Babeu’s spokesman, Barrett Marson (who also flacks for the legalize pot initiative Campaign to Regulate Marijuana Like Alcohol), confirmed to New Times that the 47-year-old sheriff and Israel Chabarria, 22, live together and are an item, though Marson said the two aren't married.
The October-May relationship began in 2012, according to sources, not long after the debacle of Babeu’s first congressional run, laid low by the accusation of Babeu’s former lover and campaign webmaster, Jose Orozco, that Babeu had threatened Orozco with deportation (on his own and through his attorney) if Orozco spilled the beans on Babeu's homosexuality.
The sheriff was not “out” at the time.
A subsequent investigation by the office of then-Attorney General Tom Horne, Babeu’s political ally, found that no laws had been broken by the sheriff. Still, the scandal, first reported by this paper, effectively kneecapped the anti-immigrant firebrand’s run in the GOP primary for Arizona’s Fourth Congressional District. His congressional aspirations dashed, he ran for re-election as sheriff instead and won.
Babeu’s sexual orientation was one of the worst-kept secrets in Arizona politics. Yet, according to the Attorney General's report, when Orozco began posting information about Babeu's sexuality on various websites, Babeu “pleaded” with him to stop.
Also, Babeu’s attorney at the time admitted to investigators that he wanted Orozco to sign a nondisclosure agreement, to keep Babeu’s orientation hush-hush. Babeu claimed he did not know Orozco’s immigration status and denied having threatened him. It is believed that Orozco may have overstayed a tourist visa.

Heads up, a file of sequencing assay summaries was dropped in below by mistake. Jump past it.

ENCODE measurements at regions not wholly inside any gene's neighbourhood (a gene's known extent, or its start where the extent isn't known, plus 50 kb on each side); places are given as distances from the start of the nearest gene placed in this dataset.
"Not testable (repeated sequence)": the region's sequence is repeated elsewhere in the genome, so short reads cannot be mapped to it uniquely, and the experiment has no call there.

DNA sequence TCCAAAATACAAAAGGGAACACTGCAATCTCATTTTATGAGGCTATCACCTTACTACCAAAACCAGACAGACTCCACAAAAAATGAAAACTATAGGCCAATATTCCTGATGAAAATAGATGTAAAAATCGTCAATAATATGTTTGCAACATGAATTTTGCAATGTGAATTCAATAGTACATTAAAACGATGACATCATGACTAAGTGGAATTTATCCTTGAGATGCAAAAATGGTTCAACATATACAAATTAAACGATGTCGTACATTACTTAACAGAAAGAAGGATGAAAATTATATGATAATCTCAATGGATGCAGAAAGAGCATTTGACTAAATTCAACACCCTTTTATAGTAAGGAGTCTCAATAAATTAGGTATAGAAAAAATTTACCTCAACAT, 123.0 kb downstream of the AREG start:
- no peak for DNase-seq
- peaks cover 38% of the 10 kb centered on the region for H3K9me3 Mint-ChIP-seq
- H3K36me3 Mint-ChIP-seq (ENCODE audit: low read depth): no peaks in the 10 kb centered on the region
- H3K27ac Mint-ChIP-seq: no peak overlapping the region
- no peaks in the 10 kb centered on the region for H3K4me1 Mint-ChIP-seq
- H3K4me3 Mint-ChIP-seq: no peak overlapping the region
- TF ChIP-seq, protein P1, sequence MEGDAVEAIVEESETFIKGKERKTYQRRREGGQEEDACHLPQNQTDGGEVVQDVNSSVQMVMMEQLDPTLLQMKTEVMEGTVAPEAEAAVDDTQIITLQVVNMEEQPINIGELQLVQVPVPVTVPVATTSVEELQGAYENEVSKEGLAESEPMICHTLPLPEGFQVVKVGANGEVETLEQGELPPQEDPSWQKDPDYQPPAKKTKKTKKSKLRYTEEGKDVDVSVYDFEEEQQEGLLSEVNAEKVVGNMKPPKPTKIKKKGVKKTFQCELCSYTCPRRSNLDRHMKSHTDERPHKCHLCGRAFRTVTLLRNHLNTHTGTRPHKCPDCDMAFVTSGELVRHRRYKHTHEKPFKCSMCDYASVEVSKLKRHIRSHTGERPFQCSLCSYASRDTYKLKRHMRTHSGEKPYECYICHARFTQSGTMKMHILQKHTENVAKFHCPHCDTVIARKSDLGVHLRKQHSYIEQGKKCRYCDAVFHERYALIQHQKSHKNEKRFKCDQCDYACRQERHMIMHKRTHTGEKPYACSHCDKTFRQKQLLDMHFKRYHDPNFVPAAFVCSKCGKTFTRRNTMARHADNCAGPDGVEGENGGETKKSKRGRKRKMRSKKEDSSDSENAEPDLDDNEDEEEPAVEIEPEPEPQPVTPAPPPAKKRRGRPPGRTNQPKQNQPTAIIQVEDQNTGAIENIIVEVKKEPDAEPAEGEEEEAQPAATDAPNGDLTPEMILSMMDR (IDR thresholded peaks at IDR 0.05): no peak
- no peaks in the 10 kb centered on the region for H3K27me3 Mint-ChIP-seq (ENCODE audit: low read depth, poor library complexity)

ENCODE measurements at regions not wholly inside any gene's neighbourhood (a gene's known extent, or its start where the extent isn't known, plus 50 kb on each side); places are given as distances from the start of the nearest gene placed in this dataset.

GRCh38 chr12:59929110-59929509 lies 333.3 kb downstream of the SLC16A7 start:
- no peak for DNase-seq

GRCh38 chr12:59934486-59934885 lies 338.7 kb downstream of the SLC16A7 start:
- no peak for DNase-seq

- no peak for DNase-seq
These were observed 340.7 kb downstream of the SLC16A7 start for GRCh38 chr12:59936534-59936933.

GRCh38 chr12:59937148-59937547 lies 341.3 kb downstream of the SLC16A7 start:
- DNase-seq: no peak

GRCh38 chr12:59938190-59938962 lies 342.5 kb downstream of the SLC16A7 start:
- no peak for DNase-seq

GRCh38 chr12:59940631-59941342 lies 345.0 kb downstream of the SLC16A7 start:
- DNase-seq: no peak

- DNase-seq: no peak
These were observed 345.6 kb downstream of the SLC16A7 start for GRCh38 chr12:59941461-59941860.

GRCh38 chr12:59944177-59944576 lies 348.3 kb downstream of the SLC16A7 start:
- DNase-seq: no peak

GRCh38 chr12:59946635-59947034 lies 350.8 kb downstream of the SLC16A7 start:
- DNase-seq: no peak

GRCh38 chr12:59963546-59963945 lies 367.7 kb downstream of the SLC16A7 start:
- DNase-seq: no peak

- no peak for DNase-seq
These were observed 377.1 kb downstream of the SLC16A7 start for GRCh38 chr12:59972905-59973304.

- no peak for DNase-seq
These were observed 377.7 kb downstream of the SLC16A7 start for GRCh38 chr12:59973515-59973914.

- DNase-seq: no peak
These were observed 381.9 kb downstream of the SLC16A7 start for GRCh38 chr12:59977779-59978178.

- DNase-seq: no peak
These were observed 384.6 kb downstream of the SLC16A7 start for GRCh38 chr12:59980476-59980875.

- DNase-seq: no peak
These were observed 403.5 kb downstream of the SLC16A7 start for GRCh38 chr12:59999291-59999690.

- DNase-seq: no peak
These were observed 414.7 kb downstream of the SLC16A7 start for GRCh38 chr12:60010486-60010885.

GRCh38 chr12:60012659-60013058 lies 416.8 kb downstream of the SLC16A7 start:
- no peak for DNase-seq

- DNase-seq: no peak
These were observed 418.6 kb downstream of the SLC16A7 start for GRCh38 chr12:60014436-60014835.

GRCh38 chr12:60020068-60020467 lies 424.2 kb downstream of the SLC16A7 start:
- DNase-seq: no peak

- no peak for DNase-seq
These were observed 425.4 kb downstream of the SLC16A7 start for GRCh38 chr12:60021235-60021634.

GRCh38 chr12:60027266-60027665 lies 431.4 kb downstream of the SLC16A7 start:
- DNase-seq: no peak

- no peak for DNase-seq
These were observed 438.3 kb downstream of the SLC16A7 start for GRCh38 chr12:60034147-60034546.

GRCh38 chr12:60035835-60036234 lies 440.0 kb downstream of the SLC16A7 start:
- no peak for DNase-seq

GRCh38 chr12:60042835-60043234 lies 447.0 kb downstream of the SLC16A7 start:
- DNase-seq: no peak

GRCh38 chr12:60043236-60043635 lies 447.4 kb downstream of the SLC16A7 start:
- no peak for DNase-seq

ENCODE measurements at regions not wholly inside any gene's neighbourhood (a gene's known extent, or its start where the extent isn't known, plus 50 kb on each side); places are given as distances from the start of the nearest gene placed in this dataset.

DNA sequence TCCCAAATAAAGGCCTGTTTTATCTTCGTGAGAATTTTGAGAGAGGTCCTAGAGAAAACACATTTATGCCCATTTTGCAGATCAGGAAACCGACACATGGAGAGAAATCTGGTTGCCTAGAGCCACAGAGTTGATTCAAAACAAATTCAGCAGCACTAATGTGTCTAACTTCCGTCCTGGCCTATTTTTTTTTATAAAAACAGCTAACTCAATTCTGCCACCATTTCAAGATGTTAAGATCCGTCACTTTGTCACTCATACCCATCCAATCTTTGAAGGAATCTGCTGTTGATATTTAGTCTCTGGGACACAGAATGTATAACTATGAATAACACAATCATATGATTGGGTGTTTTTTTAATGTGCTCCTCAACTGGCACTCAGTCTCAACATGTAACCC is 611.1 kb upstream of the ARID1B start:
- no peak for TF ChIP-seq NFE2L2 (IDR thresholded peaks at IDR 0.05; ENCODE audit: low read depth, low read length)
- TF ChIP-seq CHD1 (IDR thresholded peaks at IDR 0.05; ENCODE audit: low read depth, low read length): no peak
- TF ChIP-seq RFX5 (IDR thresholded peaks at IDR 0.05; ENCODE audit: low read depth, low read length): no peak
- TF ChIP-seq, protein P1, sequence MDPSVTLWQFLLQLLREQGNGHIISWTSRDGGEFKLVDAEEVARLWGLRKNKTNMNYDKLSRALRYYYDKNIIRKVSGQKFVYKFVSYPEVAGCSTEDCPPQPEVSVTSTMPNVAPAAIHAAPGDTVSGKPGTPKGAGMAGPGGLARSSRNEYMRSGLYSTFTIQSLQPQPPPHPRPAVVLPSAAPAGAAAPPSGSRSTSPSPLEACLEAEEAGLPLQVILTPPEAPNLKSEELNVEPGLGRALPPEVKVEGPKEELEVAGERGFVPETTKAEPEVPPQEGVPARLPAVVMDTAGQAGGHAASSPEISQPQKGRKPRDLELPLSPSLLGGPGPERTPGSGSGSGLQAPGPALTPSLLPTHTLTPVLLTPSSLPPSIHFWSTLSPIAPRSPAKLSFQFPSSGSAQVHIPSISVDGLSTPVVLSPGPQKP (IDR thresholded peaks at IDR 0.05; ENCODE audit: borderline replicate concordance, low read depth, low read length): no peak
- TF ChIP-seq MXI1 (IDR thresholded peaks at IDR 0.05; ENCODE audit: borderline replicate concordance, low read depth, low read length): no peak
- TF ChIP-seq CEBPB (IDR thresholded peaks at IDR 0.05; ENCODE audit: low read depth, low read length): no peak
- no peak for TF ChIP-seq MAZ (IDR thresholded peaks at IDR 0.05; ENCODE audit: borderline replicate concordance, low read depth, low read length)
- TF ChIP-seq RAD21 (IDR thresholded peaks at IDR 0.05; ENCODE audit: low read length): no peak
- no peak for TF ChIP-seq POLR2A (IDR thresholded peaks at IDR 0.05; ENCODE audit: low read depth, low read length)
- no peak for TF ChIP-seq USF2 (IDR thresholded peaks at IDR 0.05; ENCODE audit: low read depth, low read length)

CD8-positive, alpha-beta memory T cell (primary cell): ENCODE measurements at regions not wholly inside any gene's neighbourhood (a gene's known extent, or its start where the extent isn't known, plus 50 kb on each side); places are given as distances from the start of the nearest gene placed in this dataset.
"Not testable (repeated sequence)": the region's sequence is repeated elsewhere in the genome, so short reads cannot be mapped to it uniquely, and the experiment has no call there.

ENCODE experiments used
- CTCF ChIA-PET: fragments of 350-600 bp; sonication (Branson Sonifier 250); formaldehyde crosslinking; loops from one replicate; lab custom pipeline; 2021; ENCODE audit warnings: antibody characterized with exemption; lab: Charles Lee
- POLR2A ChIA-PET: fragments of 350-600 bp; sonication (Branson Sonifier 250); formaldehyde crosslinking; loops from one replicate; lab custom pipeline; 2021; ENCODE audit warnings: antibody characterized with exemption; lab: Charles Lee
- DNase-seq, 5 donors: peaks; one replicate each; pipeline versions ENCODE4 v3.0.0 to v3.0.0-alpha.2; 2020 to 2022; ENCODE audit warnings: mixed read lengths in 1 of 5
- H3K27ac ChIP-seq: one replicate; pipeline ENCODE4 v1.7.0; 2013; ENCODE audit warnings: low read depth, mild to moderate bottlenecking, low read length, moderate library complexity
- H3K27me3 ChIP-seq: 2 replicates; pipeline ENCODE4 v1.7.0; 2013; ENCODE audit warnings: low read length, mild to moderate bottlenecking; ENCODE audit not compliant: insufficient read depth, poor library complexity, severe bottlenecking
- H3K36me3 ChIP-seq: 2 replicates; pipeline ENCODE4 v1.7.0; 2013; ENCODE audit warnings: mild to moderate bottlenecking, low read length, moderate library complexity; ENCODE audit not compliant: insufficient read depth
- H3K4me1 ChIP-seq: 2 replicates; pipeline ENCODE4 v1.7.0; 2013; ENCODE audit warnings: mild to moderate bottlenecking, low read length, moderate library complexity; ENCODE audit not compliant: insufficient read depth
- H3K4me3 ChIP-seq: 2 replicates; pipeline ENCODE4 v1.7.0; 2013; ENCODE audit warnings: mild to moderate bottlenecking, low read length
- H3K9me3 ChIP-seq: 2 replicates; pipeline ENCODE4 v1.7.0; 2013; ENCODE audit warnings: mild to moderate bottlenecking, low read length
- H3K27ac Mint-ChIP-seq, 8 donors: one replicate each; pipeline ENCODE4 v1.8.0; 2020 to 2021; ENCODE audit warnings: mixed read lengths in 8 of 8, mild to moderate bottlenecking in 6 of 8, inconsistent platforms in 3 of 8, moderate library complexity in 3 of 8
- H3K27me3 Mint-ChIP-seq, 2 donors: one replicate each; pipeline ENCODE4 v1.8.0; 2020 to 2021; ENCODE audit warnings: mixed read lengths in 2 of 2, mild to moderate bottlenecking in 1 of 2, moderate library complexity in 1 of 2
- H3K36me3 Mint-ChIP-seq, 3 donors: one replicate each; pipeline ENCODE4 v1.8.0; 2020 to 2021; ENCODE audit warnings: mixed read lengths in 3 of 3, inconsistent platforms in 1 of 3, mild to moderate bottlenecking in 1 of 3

Regardless, Babeu’s personal choices seemed risky, even self-destructive, for a rising star in the Republican Party and a darling of Fox News.
And those choices now haunt him again as he attempts another run for Congress. This time, in Arizona’s toss-up First Congressional District.
After all, many voters still remember Babeu’s profile on the X-rated gay pickup site Adam4Adam.com, where he posted a half-nude photo of himself, identifiable by Babeu’s unique tribal tattoos.
There, on a page surrounded by ads for explicit gay porn, Babeu identified himself only as “studboi1,” touting a “buzzed body”and a penis that is “7”cut.” All the same, Babeu claimed in the profile to want “friendship, 1-on-1 sex,” and a “relationship.”
In 2012, Orozco told New Times that he advised Babeu to take down the profile, as it could be embarrassing for the sheriff. But when the profile remained up, a jealous Orozco devised a sting by posting a fake profile under the name “Matt” on the same site and contacting Babeu through it.